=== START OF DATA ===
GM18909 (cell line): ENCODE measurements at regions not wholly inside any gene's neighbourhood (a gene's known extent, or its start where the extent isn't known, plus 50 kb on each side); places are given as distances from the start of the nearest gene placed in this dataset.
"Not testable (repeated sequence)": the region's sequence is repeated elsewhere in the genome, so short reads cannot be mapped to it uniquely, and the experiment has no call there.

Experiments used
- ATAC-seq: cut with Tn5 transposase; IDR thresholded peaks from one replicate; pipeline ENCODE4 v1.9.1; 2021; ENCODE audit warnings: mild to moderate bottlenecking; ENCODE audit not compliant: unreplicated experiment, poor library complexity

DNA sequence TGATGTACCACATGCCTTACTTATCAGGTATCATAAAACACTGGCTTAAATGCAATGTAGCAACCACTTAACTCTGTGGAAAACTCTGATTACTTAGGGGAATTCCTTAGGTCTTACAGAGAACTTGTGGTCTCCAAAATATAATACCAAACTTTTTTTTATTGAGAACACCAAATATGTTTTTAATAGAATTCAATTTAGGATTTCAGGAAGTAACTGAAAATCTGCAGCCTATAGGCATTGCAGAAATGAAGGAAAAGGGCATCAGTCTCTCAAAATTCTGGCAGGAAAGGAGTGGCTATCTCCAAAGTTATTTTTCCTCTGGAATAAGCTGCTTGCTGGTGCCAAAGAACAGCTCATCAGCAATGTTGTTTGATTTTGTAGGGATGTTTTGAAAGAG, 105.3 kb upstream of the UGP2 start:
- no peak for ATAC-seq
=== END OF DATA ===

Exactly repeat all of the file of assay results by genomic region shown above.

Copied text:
GM18909 (cell line): ENCODE measurements at regions not wholly inside any gene's neighbourhood (a gene's known extent, or its start where the extent isn't known, plus 50 kb on each side); places are given as distances from the start of the nearest gene placed in this dataset.
"Not testable (repeated sequence)": the region's sequence is repeated elsewhere in the genome, so short reads cannot be mapped to it uniquely, and the experiment has no call there.

Experiments used
- ATAC-seq: cut with Tn5 transposase; IDR thresholded peaks from one replicate; pipeline ENCODE4 v1.9.1; 2021; ENCODE audit warnings: mild to moderate bottlenecking; ENCODE audit not compliant: unreplicated experiment, poor library complexity

DNA sequence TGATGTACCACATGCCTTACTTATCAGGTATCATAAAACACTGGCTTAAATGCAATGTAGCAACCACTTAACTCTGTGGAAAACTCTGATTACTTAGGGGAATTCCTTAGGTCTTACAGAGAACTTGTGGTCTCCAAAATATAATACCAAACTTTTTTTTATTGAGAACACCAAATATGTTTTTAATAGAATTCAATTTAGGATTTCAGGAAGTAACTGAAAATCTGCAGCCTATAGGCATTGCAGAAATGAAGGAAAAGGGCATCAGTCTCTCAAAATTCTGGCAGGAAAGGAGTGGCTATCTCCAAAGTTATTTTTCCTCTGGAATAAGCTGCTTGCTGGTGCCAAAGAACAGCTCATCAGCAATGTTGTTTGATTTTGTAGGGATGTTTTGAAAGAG, 105.3 kb upstream of the UGP2 start:
- no peak for ATAC-seq